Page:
The Qualities that make a good Business Leader

There are a lot of good business managers out there, but a good business leader is something different. To inspire a team of people, to secure their loyalty and get the most out of their talents, requires a combination of unusual talents. There are many leadership styles out there adapted to suit different personalities, but these are the key qualities that a leader can’t do without.

Self-discipline

Female leadership

Getting the best out of your team begins with leading by example. If they’re going to make a serious effort on behalf of the organization, everyone in your team needs to see you making an effort. If there’s no-one there to tell you what to do, that means you need to exercise strong self-discipline to set a good example. This applies to everything from when you arrive in the office to how you present yourself and how much you get done. You won’t need to work as hard to instill discipline in others when they don’t want to let you down.

Passion

As well as making your team want to live up to your example when it comes to discipline, you need to inspire them with your passion for what your organization is doing. This isn’t just about being a good orator, although speeches can be effective in the right context, it’s about the enthusiasm that you show every day and your ability to present challenging tasks in a positive light. It’s also about showing employees that you value their efforts and giving them the feeling of being part of something bigger, something that’s worthwhile.

Good listening skills

Communication is vital to leadership but what’s often overlooked is that listening is every bit as important as speaking. Being a leader isn’t just about sharing your ideas – it’s about showing a willingness to engage with other people’s and receive the benefit of expertise from every part of your organization. Doing this makes employees feel that they matter and inspires them to make more effort. It’s your job to evaluate ideas, make the difficult decisions and provide direction, but not to be a dictator who seems unreachable.

Willingness to accept blame

This might sound like an odd one and it’s certainly one of the most difficult for the kind of big personalities usually attracted to leadership roles, but it does matter. When you are a leader you are responsible for your team, in good times and bad. When they do well you get to ride that wave but when they do badly you need to be ready, if necessary, to protect them by taking the fall – even if you’re not really to blame. When they know you’ve got their backs like this they’ll show you real commitment in return.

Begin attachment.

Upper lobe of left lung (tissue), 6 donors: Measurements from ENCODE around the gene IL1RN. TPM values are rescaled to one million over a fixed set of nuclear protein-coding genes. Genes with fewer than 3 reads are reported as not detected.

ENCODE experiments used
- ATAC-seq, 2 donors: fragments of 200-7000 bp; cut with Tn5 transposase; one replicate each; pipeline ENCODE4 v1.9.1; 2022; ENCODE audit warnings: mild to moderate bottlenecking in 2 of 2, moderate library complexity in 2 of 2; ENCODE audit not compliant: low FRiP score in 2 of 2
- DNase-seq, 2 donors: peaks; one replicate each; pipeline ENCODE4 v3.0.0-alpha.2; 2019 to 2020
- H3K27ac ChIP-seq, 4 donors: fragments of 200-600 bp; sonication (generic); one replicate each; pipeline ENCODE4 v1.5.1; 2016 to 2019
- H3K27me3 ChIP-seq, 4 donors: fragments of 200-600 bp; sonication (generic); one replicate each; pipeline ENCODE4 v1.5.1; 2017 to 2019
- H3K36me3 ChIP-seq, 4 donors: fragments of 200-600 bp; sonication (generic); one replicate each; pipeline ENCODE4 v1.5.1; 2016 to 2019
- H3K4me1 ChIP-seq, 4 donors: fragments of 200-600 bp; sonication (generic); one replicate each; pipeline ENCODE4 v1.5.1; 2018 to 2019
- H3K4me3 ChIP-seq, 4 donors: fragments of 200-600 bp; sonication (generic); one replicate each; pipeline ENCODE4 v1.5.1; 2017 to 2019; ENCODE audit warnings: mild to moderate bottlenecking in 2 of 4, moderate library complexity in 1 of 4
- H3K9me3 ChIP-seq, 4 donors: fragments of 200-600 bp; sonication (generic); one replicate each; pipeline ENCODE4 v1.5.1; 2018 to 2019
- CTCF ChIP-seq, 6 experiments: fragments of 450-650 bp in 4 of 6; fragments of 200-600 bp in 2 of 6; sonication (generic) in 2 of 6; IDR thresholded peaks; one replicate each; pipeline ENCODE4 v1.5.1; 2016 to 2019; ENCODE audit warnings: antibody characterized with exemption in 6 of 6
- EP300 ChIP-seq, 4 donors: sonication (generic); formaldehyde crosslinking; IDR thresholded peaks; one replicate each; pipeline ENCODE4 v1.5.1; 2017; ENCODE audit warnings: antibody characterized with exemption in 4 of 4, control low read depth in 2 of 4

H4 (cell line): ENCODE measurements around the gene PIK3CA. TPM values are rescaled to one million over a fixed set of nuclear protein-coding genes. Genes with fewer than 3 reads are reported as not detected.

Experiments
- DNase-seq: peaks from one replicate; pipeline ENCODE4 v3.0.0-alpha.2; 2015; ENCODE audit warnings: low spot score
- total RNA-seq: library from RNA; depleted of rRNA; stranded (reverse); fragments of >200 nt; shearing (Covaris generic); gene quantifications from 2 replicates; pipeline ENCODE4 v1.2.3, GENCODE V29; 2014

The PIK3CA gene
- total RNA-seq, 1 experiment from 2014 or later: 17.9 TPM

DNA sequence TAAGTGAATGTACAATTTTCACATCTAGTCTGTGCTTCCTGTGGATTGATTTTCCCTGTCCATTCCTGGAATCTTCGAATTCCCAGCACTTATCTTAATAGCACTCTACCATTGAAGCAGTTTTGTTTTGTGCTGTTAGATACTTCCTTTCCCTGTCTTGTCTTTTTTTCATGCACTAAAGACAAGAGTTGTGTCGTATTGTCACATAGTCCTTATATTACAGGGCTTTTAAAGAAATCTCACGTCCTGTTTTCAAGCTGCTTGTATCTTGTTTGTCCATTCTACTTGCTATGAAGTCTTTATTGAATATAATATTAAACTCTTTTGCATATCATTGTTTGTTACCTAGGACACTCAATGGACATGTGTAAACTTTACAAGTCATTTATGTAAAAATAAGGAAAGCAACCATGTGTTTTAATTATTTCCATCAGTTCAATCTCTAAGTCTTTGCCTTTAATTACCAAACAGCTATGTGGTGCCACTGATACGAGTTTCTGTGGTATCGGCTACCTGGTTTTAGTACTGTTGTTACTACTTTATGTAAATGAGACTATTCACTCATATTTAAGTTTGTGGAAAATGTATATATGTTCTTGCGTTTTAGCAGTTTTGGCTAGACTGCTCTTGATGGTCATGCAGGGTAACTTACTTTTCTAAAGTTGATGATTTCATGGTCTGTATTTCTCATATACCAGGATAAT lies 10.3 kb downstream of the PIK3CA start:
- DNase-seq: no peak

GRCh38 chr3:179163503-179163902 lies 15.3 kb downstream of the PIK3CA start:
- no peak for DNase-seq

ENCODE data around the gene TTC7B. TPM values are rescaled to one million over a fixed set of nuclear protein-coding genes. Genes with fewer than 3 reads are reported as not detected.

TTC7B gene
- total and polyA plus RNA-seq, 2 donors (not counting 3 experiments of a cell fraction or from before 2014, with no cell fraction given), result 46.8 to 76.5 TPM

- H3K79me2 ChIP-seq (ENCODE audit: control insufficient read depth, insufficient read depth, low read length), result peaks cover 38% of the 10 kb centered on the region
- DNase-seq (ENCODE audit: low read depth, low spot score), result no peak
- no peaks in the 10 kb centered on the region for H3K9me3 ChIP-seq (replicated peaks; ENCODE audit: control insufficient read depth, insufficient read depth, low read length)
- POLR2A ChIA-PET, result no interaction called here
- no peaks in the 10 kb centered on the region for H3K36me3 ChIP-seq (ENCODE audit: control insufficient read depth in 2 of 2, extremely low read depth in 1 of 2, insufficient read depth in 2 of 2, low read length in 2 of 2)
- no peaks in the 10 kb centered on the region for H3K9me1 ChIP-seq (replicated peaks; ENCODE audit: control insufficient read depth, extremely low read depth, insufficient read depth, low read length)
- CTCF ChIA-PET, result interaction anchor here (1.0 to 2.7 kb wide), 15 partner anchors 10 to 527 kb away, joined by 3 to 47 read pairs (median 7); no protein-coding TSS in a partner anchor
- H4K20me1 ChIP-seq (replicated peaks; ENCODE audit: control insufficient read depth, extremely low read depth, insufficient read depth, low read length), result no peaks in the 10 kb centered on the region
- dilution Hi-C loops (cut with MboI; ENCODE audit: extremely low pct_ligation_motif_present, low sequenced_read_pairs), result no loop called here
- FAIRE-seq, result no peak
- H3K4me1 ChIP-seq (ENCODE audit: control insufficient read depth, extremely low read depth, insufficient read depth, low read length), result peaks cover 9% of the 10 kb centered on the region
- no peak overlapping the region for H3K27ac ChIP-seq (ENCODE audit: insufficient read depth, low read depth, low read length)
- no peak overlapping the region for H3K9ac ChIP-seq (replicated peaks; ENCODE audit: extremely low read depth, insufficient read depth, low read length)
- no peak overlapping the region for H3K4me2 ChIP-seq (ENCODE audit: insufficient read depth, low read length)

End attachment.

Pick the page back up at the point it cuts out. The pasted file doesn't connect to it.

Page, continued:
Commitment to diversity

If being a leader is about getting the most out of your team, it’s also about knowing how to build the right team in the first place. As Lady Barbara Judge has previously pointed out, that can’t be done unless you’re serious about bringing in talent wherever you find it. This isn’t a matter of being politically correct – it’s about recognizing that in today’s competitive world, nobody can afford prejudice. What’s more, when everyone on your team feels valued based on merit, they’ll be happier and work harder.

Love of learning

As a leader, it’s easy to fall into the trap of valuing consistency above everything else, but as long as you don’t do it all the time, it’s okay to change your mind. Circumstances change in business and you need to be willing to adapt and change with them. If you take every opportunity to learn, you’ll be better at this, and the confidence of your team will increase because they’ll know that you can handle whatever comes up. You’ll also set an example that encourages them to develop and improve their skills.

Long-term vision

A manager’s job is to get by in the day to day and, generally, think no further ahead than that three year predicted earnings chart. A leader’s job is to envision the opportunities that lie many years, or even decades, ahead, understanding what the organization has the potential to become and constantly revising and updating plans for getting there. This is something that most people struggle to do and sharing your vision with your team will give them a sense of purpose, encouraging them to push through tough times to reap future rewards.

Leadership is often said to be more of an art than a science. As in any art, there are rules that guide you toward the best results, but you will need to demonstrate comprehensive leadership skills if you are to be successful at managing people. Natural talent is a significant part of this, however, by working to develop your talents you can make yourself into the person your business needs.

About Mohit Tater

Mohit is the co-founder and editor of Entrepreneurship Life, a place where entrepreneurs, start-ups, and business owners can find wide ranging information, advice, resources, and tools for starting, running, and growing their businesses.

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